The history of herbal medicine in the lands of Arabia is as old as history itself, as it is in other herbal histories. Ancient Arabian medicine has also been influencing other traditional medicinal practices for almost as long.
Since the earliest written history, there are records of the Arabs using herbal medicinal cures, and one of the oldest recorded histories of this was Hammurabi’s code, from the 18th Century BC. Apparently the ancient Babylonians were fairly proficient at healing people, and it was their custom to have the sick and suffering lay by the side of the street so that the passers by could have a go at healing them. In ancient Mesopotamia (which covers what are Arabia and the areas of Sham today) traditional medicine was advanced and effective. There are tablets that have been found that go back as far as 3000 BC about ancient medicinal practices. In ancient Egypt, the recorded healing tradition goes back to the most ancient Pharaohs, which is estimated to be around the 3rd millennium BC. There is evidence of this on the pyramids, particularly the older ones, and the papyri that have been discovered over the years. But, in fact, herbal medicinal tradition went back much, much farther than that. Back to far before recorded history. In fact, there was a burial site that was discovered in 1960 from the times of ancient Iraq that had clear evidence of herbal medicaments being used all the way back as far as the times of around 60,000 years ago! Later on, the Arabian herbal tradition was influenced by Islamic medicine as well, which came about in the beginning, through the traditions of the Prophet Mohammad himself, and later, was carried on by other great physicians, such as Ibn Sina (known in the west as Avicenna), Razi, Al Tabbari, and more.
This ancient medical tradition carried over into the subsequent years, and during the Dark and the Middle Ages, it is said that Europeans were using what amounts to barbaric methods to treat illness, and the Arabs were already using extremely sophisticated, time-tested methods to treat patients.
They would treat with herbal medicine with expertise and aplomb. In ancient Arabian medicine, the practitioner would first diagnose the illness by observing and examining the patient and asking him questions. In Arabian medicine, dietary recommendations are tantamount to cure, and the ancient Arabs said that disease begins in the stomach. There is also a prophetic tradition in this regard.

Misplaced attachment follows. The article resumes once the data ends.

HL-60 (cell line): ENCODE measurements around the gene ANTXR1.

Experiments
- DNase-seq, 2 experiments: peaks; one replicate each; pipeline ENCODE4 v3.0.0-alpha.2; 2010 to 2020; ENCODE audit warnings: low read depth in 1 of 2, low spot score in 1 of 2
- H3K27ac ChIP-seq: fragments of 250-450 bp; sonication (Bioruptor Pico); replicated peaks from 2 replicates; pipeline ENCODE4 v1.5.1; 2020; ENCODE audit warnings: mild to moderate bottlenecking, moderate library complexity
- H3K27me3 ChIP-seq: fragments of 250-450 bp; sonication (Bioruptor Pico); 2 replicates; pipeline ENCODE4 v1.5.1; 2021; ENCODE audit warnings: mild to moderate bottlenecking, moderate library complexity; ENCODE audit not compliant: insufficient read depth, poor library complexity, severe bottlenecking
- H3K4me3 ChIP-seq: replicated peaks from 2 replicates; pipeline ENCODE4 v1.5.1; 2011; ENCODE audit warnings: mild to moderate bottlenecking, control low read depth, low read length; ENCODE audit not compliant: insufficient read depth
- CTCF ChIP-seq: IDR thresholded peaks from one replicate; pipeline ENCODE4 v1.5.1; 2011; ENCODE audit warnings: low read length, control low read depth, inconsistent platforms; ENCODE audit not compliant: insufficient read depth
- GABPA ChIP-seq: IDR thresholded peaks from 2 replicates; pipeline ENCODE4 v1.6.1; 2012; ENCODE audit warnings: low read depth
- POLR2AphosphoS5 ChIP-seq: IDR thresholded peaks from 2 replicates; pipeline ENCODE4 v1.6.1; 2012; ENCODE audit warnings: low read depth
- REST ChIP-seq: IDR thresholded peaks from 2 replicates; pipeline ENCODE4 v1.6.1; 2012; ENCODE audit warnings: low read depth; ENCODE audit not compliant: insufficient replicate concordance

The ancient Arabian healers had a huge herbal pharmacopoeia in their expertise. They knew how to use hundreds of local natural herbs in their cures, and were also aware of many herbal usages from other nearby locations as well. There were slight differences in the practices of the doctors from different parts of the Arabian world, with the Bedouin also having their own special version of Arabian medicine, which concentrated on the herbs that were available to them in the desert regions.
The Arabian medicinal tradition was so strong and effective that later physicians from all over the world were influenced directly by it, and openly studied their cures and comments with regard to the vast variety of diseases that the information covered.
In Arabian traditional medicine there is vast evidence of surgeries taking place, and they were also experts when it came to diseases of the eye. The ancient Egyptians (as well as the Mesopotamian) had expertise in the field of eye diseases, and knew about surgery, as well as gynecology, and internal medicine. They were aware of medicaments that are still used today by Arabian traditional practitioners.
It is said that there are some herbal remedies that are made with herbs taken from the desert that are better than any modern chemical medication found in the world today, and cure much faster. In traditional Arabian medicine there is also plenty of use of animal derived cures, for example, using the fat of the sheep for a special salve to help rid the body of arthritic pain. Also, important in Arabian traditional medicine is cupping, branding, and blood letting. (Although the Prophet Mohammad didn’t allow branding, he recommended both cupping and blood letting). This is still being carried out up to the present time, and is extremely successful in its cure. In fact, many of the modern essential oils used today were discovered and used since ancient times in ancient Arabia and ancient Egypt (and other places around the Arabian Peninsula). Herbs such as myrrh, frankincense, and licorice are still being used right up to the present time, in modern Arabian lands, as well as in western herbal medicine and aromatherapy.
In fact, right here in Kuwait, there is a government sponsored herbal medical center based on the ancient Arabian healing tradition, and anyone can go there with a referral from any polyclinic. So, if you are suffering from an illness, go and try some of their expertise and cures. Some of the cures come from a time practically as old as the age of humankind.